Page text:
• About Tom Dougherty

    Tom Dougherty CEO, Stealing Share

    Tom Dougherty is the President and CEO of Stealing Share, Inc., and has helped national and global brands such as Lexus, IKEA and Tide steal market share over his 25-year career.

    An often-quoted source on business and brands, he has been featured recently by the New York Times and CNN, discussing topics ranging from television to Apple to airlines.

    Tom also regularly speaks at conferences as a keynote and break-out speaker. To find out more on inviting him to your speaking engagement and view a video of him speaking, click here.

    You can also reach him via email attomd@stealingshare.com.

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Microsoft’s Surface 2 is still highlighting the unemotional

Most of us remember the ads for the original Microsoft Surface tablet. Early twenty-somethings dancing on boardroom tables to a barrage of clicks coming from their Microsoft Surface tablets. You might remember it because of enormous number of times Microsoft aired it. One of the takeaways and points of differentiation was the click the tablet generated when attaching its keyboard to the tablet. It was kind of catchy but unemotional.

Screen Shot 2013-09-30 at 10.16.32 AMMicrosoft just announced its new Surface line, and while its promotional video has taken a departure from the over-the-top hipster vibe of before, it is still using the click of the tablet and keyboard as a means of differentiation. It is trying to create a equity marker.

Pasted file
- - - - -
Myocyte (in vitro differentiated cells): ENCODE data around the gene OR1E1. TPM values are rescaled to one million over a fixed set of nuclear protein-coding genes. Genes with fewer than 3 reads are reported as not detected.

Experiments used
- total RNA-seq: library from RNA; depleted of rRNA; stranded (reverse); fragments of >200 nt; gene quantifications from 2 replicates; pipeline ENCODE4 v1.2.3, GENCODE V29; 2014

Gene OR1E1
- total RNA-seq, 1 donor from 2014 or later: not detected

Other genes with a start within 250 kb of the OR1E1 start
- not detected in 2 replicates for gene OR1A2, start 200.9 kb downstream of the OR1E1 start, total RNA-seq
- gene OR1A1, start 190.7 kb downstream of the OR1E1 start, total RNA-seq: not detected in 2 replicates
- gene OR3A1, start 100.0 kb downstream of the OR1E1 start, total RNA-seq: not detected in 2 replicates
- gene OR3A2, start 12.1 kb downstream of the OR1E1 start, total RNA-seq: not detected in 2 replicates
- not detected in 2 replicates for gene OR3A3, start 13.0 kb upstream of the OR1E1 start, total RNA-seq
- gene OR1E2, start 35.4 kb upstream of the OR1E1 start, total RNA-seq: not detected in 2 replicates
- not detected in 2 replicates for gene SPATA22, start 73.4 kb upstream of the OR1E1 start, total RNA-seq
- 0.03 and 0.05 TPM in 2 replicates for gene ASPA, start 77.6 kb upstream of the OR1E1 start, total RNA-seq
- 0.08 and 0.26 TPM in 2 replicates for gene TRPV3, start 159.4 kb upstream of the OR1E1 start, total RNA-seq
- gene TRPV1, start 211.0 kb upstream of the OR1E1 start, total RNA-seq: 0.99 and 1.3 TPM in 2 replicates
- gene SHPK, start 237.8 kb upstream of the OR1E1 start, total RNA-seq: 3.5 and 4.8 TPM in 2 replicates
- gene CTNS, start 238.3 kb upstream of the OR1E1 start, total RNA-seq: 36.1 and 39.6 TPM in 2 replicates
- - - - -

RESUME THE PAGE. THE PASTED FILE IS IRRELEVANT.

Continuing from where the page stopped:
It’s further emphasized with in the closing line, “Click in and do more.”

The problem is that, judging by that tagline, Microsoft believes it has stumbled on something clever with the use of the click. But clever is always the enemy because it’s never believable. It feels written, rather than natural and person-to-person.

Consider for a moment the nine million new generation iPhones eported sold. Those nine million were sold among a sea of other phones with larger screens, better battery life, and greater functionality. Yet they still sell. The pull is the brand, and the brand is genuine, not clever. Microsoft is looking to steal share in the tablet market by asking consumers to choose because of the click of their devices, not based on self-identification with a brand.

The fact that it continues to highlight a feature that is so miniscule rather than focus all its efforts on reshaping the brand can’t help but show that, while Microsoft’s products might have received a facelift, its strategy is still the same.

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